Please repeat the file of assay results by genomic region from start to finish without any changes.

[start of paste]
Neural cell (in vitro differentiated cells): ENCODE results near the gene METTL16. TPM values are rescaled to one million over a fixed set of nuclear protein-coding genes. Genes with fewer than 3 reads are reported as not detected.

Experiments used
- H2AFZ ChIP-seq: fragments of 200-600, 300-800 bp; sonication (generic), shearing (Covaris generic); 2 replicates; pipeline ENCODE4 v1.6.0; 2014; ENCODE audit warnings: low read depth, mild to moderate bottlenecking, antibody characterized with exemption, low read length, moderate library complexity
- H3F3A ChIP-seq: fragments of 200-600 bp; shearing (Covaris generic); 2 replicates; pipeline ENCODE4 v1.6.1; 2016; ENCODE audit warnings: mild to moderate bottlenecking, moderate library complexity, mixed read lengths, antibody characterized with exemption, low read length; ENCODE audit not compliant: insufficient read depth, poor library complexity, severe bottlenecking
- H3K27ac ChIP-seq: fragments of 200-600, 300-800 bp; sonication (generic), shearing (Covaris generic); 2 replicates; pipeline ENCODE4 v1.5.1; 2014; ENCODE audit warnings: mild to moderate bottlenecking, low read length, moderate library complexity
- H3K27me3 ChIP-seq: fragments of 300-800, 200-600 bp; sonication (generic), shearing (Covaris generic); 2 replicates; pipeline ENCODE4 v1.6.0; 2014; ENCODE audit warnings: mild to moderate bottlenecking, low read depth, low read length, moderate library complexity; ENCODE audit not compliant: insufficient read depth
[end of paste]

Neural cell (in vitro differentiated cells): ENCODE results near the gene METTL16. TPM values are rescaled to one million over a fixed set of nuclear protein-coding genes. Genes with fewer than 3 reads are reported as not detected.

Experiments used
- H2AFZ ChIP-seq: fragments of 200-600, 300-800 bp; sonication (generic), shearing (Covaris generic); 2 replicates; pipeline ENCODE4 v1.6.0; 2014; ENCODE audit warnings: low read depth, mild to moderate bottlenecking, antibody characterized with exemption, low read length, moderate library complexity
- H3F3A ChIP-seq: fragments of 200-600 bp; shearing (Covaris generic); 2 replicates; pipeline ENCODE4 v1.6.1; 2016; ENCODE audit warnings: mild to moderate bottlenecking, moderate library complexity, mixed read lengths, antibody characterized with exemption, low read length; ENCODE audit not compliant: insufficient read depth, poor library complexity, severe bottlenecking
- H3K27ac ChIP-seq: fragments of 200-600, 300-800 bp; sonication (generic), shearing (Covaris generic); 2 replicates; pipeline ENCODE4 v1.5.1; 2014; ENCODE audit warnings: mild to moderate bottlenecking, low read length, moderate library complexity
- H3K27me3 ChIP-seq: fragments of 300-800, 200-600 bp; sonication (generic), shearing (Covaris generic); 2 replicates; pipeline ENCODE4 v1.6.0; 2014; ENCODE audit warnings: mild to moderate bottlenecking, low read depth, low read length, moderate library complexity; ENCODE audit not compliant: insufficient read depth